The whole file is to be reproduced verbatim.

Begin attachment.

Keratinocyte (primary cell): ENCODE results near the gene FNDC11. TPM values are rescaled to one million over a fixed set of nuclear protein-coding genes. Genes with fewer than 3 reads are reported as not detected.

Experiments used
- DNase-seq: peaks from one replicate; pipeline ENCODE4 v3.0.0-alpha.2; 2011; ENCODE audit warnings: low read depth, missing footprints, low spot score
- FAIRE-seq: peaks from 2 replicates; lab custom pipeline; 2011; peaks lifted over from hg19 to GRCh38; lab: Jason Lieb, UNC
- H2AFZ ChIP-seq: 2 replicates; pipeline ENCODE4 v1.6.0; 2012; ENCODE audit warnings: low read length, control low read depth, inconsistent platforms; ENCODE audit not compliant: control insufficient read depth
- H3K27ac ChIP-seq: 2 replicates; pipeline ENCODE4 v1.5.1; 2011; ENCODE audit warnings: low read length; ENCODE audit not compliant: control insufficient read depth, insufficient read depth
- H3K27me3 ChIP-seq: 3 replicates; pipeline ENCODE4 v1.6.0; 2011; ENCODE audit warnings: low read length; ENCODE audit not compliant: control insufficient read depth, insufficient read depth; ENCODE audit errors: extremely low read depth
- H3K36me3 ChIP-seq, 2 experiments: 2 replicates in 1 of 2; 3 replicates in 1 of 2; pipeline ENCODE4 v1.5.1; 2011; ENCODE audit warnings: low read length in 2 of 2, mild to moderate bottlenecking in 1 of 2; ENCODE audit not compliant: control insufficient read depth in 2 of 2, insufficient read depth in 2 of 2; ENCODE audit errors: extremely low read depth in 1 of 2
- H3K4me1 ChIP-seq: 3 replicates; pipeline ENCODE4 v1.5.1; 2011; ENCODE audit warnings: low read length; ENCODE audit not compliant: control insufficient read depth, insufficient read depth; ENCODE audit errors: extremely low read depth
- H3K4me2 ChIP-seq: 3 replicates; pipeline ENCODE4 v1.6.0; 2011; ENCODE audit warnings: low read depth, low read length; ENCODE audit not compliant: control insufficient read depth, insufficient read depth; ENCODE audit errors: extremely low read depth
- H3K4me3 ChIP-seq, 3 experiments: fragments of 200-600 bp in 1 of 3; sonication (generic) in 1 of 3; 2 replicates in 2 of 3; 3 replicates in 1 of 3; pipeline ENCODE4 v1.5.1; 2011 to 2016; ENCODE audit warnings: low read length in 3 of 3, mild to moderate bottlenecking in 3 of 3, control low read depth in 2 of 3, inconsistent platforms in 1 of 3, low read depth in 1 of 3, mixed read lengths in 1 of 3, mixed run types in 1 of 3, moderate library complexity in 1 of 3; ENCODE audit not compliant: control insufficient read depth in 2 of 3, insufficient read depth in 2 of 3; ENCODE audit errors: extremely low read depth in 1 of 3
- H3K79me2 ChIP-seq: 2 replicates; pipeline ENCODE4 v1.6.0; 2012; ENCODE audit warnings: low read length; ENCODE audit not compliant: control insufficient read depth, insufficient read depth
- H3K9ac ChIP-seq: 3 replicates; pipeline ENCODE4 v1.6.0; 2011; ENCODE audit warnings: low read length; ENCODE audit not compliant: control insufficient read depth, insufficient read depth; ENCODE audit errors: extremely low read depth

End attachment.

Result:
Keratinocyte (primary cell): ENCODE results near the gene FNDC11. TPM values are rescaled to one million over a fixed set of nuclear protein-coding genes. Genes with fewer than 3 reads are reported as not detected.

Experiments used
- DNase-seq: peaks from one replicate; pipeline ENCODE4 v3.0.0-alpha.2; 2011; ENCODE audit warnings: low read depth, missing footprints, low spot score
- FAIRE-seq: peaks from 2 replicates; lab custom pipeline; 2011; peaks lifted over from hg19 to GRCh38; lab: Jason Lieb, UNC
- H2AFZ ChIP-seq: 2 replicates; pipeline ENCODE4 v1.6.0; 2012; ENCODE audit warnings: low read length, control low read depth, inconsistent platforms; ENCODE audit not compliant: control insufficient read depth
- H3K27ac ChIP-seq: 2 replicates; pipeline ENCODE4 v1.5.1; 2011; ENCODE audit warnings: low read length; ENCODE audit not compliant: control insufficient read depth, insufficient read depth
- H3K27me3 ChIP-seq: 3 replicates; pipeline ENCODE4 v1.6.0; 2011; ENCODE audit warnings: low read length; ENCODE audit not compliant: control insufficient read depth, insufficient read depth; ENCODE audit errors: extremely low read depth
- H3K36me3 ChIP-seq, 2 experiments: 2 replicates in 1 of 2; 3 replicates in 1 of 2; pipeline ENCODE4 v1.5.1; 2011; ENCODE audit warnings: low read length in 2 of 2, mild to moderate bottlenecking in 1 of 2; ENCODE audit not compliant: control insufficient read depth in 2 of 2, insufficient read depth in 2 of 2; ENCODE audit errors: extremely low read depth in 1 of 2
- H3K4me1 ChIP-seq: 3 replicates; pipeline ENCODE4 v1.5.1; 2011; ENCODE audit warnings: low read length; ENCODE audit not compliant: control insufficient read depth, insufficient read depth; ENCODE audit errors: extremely low read depth
- H3K4me2 ChIP-seq: 3 replicates; pipeline ENCODE4 v1.6.0; 2011; ENCODE audit warnings: low read depth, low read length; ENCODE audit not compliant: control insufficient read depth, insufficient read depth; ENCODE audit errors: extremely low read depth
- H3K4me3 ChIP-seq, 3 experiments: fragments of 200-600 bp in 1 of 3; sonication (generic) in 1 of 3; 2 replicates in 2 of 3; 3 replicates in 1 of 3; pipeline ENCODE4 v1.5.1; 2011 to 2016; ENCODE audit warnings: low read length in 3 of 3, mild to moderate bottlenecking in 3 of 3, control low read depth in 2 of 3, inconsistent platforms in 1 of 3, low read depth in 1 of 3, mixed read lengths in 1 of 3, mixed run types in 1 of 3, moderate library complexity in 1 of 3; ENCODE audit not compliant: control insufficient read depth in 2 of 3, insufficient read depth in 2 of 3; ENCODE audit errors: extremely low read depth in 1 of 3
- H3K79me2 ChIP-seq: 2 replicates; pipeline ENCODE4 v1.6.0; 2012; ENCODE audit warnings: low read length; ENCODE audit not compliant: control insufficient read depth, insufficient read depth
- H3K9ac ChIP-seq: 3 replicates; pipeline ENCODE4 v1.6.0; 2011; ENCODE audit warnings: low read length; ENCODE audit not compliant: control insufficient read depth, insufficient read depth; ENCODE audit errors: extremely low read depth